Now we are six

When I was one,
I had just begun.
When I was two,
I was nearly new.
When I was three,
I was hardly me.
When I was four,
I was not much more.
When I was five,
I was just alive.
But now I am six,
I’m as clever as clever.
So I think I’ll be six
now and forever.

A.A. Milne


Goodness children, where has the time gone? As of three weeks ago, you are now both in primary school. Kindergarten came and went for you Daughter, and you recently began first grade. I was a little nervous about how you would adapt to having to sit behind a desk several hours a day. You are definitely a mover, you love to climb and run, and you are not much of a sitter. It is still too early to say. I have signed you up for loads of physical activities: dance on Mondays, swimming on Tuesdays, gymnastics on Wednesdays and girls soccer on Saturday mornings, in the hopes that you will get some wiggles out.

And in two weeks time, you will be six years old. You are a wonderful child, full of life like your name, and you make friends wherever you go. A few weeks ago you managed to make a little friend in the doctor’s office while waiting for your brother to have his appointment.

You were sad because this year is the first year you won’t be with your best friend. She is going to the school next door. You have been together in the same class since Petite Section. Your heart is sad about this and so is mine, to see how much you miss her. But you will still have dance together, and other opportunities to see each other.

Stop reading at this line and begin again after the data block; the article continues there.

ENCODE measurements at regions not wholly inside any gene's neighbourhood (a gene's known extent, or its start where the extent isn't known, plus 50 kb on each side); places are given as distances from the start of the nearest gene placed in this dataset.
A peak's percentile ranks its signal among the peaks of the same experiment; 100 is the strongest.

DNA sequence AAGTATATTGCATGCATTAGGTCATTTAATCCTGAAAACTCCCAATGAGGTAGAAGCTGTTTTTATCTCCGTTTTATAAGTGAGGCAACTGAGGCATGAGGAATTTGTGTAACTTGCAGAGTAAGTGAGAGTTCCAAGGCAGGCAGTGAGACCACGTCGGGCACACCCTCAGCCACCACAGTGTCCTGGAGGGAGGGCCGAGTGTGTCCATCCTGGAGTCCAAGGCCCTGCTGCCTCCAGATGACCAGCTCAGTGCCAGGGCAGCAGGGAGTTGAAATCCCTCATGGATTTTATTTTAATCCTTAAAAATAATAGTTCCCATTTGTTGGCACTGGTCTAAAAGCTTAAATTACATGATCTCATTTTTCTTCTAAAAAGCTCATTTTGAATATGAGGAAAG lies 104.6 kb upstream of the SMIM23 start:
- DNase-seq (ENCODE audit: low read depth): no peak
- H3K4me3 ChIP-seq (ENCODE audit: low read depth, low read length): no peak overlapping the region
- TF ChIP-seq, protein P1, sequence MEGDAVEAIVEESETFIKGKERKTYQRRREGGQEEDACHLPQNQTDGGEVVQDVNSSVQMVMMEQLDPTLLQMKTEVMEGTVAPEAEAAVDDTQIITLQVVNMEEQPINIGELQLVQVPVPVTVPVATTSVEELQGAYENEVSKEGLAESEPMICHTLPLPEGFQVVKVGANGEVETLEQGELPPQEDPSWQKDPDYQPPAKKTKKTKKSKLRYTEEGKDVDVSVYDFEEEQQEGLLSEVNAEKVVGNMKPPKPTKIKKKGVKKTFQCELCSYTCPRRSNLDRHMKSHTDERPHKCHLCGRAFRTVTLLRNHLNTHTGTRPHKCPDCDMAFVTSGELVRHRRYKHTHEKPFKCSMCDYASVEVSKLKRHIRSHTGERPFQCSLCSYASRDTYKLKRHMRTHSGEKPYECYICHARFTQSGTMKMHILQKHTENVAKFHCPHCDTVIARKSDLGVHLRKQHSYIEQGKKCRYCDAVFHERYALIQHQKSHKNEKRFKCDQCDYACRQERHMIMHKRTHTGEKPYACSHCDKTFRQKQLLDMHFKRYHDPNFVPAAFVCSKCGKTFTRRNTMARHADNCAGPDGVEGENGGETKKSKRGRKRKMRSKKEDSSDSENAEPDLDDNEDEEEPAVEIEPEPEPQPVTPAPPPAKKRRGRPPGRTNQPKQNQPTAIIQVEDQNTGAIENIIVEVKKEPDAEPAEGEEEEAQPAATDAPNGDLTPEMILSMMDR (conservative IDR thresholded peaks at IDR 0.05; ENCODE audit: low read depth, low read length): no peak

Son, you are in the third grade. You are starting formal English classes this year, on Saturdays. You are less than thrilled about this. You are less than thrilled about English in general and you would far prefer to learn German, interestingly. I feel that the English is important and so we will plow through. I hope this is one of those cases where you are glad one day, if not, I’m sorry.

This summer we climbed to top of the tallest church on the planet, Son you ziplined across the Canal Saint-Martin, and Daughter you taught yourself to swim. You guys fight like cats and dogs, it is sometimes so unnerving, but then you have plenty of moments where you play happily for hours. Not having had any siblings, I am sometimes amazed at the extent of which you can fight. But I’m told it’s normal, and that you guys are not that bad.

Here’s to the new school year, and two children in primary school!


Let them eat cake

Hi kids,

When one has children who start going to preschool, one develops a need for a go-to simple cake recipe.

There are birthdays that need celebrating, both in school and for birthday parties. In our maternelle there is also a weekly Monday bake sale, where the classes take turns baking cakes, to raise money for the end of the year school fair.